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June 20,2014

Posted 7/1/2014 11:01pm by Don Kretschmann.

June 20, 2014

Greetings from the Kretschmanns,

We feel sorry for those in the West when we've had such ample quantities of rainfall--a little over an inch each of the last two weeks, quarter inch so far this week. And it's been similar nearly the entire spring. Agronomists say you need about an inch of water per week for ideal growing conditions--the way things look here, I'd say they are correct. It's just that sometimes one has a hard time getting the other chores done besides watching this natural irrigation miracle.

The contrary story this spring has been the spinach. Spinach is easily drowned when it get too much water in heavy soils like ours which tend to hold the moisture longer than sandy ones where most spinach is grown. We plant multiple plantings to hedge our bets. But we're down to the last planting, which looks thin.

Tomatoes are growing like gangbusters in all three fields. Zucchini is as nice and uniform a field as we've ever grown. Cucumbers--ditto. Lettuce causes one to pause to take a picture. We're on the cusp of cabbage (coming next week). Tiny new potatoes are forming nicely in a field growing wildly. We can only hope things continue on this track.

We deliberately planted lots more greens--chard, kale, and collards--than we normally have in the past. There is increasing awareness that these foods are nutritional powerhouses containing high amounts of vitamins and minerals. Because they are cooked, we tend to actually eat more of they're more condensed. (hard to eat 8 oz. of salad). This week, we've sent along either collards or Tuscan kale. Both have thick leaves which maintain a nice texture even after cooking or in the saute pan.

Hoping you enjoy the greens, berries, and the rest of nature's June bonanza, we are sincerely,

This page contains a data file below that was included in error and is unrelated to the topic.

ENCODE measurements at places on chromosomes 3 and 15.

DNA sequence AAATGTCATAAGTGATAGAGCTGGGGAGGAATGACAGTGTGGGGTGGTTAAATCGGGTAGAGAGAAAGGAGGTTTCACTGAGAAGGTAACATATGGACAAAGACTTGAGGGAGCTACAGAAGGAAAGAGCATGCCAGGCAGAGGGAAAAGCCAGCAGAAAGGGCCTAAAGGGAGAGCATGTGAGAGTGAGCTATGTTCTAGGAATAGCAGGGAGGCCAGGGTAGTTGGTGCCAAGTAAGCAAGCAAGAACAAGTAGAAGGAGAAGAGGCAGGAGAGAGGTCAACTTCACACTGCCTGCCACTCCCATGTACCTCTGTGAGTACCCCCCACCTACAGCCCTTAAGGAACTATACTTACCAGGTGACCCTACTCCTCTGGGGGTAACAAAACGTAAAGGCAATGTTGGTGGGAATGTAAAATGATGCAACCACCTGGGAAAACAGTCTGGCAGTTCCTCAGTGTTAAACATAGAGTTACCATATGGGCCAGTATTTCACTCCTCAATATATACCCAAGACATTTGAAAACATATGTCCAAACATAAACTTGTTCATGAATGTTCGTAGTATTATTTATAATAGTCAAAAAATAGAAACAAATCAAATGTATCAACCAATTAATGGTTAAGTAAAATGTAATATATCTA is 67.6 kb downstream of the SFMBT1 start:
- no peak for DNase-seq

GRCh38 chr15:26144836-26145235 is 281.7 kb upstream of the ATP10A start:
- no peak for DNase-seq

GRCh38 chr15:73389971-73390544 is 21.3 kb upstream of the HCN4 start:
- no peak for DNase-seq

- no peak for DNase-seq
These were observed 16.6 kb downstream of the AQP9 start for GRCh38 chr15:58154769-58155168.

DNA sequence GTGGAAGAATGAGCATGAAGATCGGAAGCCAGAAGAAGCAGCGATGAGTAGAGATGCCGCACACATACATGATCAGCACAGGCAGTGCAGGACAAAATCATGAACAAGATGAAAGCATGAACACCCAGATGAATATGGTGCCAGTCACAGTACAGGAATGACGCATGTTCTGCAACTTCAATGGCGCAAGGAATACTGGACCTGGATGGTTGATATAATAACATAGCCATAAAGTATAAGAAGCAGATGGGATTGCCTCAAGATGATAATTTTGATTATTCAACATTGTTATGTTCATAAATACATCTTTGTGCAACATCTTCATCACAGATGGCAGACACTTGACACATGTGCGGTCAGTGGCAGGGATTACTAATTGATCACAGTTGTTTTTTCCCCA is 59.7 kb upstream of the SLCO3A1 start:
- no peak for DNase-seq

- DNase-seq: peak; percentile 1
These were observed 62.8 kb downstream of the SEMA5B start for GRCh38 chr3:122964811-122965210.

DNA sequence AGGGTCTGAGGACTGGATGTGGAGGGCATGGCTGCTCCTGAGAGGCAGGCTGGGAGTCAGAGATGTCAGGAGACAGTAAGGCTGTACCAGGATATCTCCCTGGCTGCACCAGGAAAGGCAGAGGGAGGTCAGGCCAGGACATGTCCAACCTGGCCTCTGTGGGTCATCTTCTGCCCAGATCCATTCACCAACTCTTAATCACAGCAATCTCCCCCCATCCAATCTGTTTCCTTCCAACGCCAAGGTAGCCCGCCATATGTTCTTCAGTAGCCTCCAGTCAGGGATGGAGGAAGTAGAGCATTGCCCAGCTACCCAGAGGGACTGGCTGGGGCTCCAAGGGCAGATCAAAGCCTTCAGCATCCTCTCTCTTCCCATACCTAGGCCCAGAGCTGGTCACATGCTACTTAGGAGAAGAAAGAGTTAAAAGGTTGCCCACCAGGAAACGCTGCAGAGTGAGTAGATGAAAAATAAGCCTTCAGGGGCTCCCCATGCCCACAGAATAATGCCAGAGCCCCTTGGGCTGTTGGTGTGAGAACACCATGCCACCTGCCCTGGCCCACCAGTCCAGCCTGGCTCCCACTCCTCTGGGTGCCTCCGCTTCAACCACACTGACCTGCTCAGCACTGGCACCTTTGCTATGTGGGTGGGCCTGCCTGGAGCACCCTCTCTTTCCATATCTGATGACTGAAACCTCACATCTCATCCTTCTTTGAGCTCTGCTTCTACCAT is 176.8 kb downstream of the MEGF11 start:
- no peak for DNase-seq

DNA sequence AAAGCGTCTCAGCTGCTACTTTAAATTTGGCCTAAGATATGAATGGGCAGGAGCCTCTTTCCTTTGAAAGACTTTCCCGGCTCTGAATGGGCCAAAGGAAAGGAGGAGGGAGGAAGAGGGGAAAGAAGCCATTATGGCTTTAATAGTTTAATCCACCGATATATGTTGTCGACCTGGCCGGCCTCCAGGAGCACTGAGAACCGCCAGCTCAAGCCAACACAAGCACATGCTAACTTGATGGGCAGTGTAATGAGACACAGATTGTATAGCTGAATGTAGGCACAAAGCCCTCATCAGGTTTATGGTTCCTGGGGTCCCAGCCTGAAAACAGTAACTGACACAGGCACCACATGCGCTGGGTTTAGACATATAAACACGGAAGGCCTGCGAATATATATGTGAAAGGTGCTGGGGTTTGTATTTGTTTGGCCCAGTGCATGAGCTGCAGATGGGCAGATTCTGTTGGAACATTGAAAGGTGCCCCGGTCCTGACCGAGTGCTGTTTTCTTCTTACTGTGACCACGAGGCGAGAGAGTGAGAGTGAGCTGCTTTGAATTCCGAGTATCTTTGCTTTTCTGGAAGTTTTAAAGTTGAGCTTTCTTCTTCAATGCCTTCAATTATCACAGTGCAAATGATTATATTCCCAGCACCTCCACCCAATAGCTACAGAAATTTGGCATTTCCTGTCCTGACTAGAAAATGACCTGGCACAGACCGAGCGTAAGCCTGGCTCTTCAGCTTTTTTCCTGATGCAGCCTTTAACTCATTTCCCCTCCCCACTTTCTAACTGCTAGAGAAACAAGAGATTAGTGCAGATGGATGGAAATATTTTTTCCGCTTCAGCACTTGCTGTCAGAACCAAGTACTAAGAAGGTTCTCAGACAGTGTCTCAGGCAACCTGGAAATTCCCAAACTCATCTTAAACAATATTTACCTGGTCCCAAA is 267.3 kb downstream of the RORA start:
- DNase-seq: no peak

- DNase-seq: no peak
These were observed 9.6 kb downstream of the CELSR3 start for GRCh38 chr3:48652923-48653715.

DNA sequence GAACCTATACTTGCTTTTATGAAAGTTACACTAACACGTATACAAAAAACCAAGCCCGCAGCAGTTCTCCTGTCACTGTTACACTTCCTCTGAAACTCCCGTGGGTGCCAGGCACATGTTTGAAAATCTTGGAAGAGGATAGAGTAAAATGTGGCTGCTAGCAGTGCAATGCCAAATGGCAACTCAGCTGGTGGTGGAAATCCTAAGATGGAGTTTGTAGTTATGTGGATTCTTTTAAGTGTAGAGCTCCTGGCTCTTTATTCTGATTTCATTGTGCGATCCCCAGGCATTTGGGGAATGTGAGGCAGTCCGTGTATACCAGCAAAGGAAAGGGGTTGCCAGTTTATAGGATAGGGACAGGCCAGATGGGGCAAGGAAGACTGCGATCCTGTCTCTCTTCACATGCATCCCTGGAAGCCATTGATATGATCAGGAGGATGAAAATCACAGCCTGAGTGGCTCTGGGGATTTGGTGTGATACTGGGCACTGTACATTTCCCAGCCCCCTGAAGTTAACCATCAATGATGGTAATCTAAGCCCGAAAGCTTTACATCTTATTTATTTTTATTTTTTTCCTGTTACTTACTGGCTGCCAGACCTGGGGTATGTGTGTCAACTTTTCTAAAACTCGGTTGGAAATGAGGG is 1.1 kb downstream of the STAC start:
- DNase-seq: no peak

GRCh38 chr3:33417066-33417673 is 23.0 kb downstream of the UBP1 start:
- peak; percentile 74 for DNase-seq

Don, Becky, & the Farm Crew

For Extra Purchase: Seven Grain bread @$4/loaf. Indicate the week or weeks.

Note: If you send a message, please indicate your stop letter and the last name under which the account is listed. If the name on your check is different than the account name we have, please indicate that name on the memo line. Vacations: Send us a note with the subject line simply "vacation" telling us when you'll be gone. Indicate the specific date and whether you want to donate the box or get a credit. If you're a light share, let us know if you want to skip three weeks in a row (the default), if you want an extra box the week before or after, or if you want to just skip two weeks, then swap cycles and continue every other week. Remember that if you get coffee, cheese or chickens, this won't work.

Was thinking of suggesting another recipe for strawberries, but you really only need this one for breakfast, lunch or dinner. Or perhaps simplify by forgetting the shortbread. :))

Our Favorite Strawberry Shortcake: Sift 2c. flour, 3 tsp. baking powder, 1/4 tsp. salt, 2 tbs. sugar. Mix in 1/2 c. oil well, until evenly distributed. Beat 1 egg and 5/8 c. milk and mix with dry ingredients. Pat out with oiled hands or use a plastic spatula to spread dough onto an oiled cookie sheet about 1/2 " thick. Bake @375 deg about 20 min. (we use all whole wheat flour with fine results) Cut into squares, top with berries and whipped cream. (I maintain this is an excellent breakfast, though Becky lectures me otherwise)

Collards are spring and fall favorites around here. They hold up much better than even kale when cooked, not getting mushy. They are also a nutritional powerhouse. Tuscan Kale (or Collards): Remove the think rib in the center and break into bite sized pieces. Boil until tender in water or with meat broths. Combine with beans or just spritz with balsamic vinegar or lemon juice. Salt to taste. Can be used like kale.

Veggie ID's: Collards, Tuscan Kale, Curly Kale--all are blue green in color. Collards are very flat leaves. Tuscan kale has little wrinkles. Curly kale is very curly and fluffy. Ropey green stems are garlic scapes. Use them just like garlic. These are to garlic what scallions are to bulbing onions--more or less...

Tip: Keep in mind that cooking greens like chard, kale, or collards can very easily be frozen for later use. Parboil, drain well, put them in a heavy plastic bag in a quantity you'll use in one meal. These are great to pull out in the winter and use in omlettes, as a side dish, or in soups. They reduce in volume to very little and you'll never have too many for the off-season.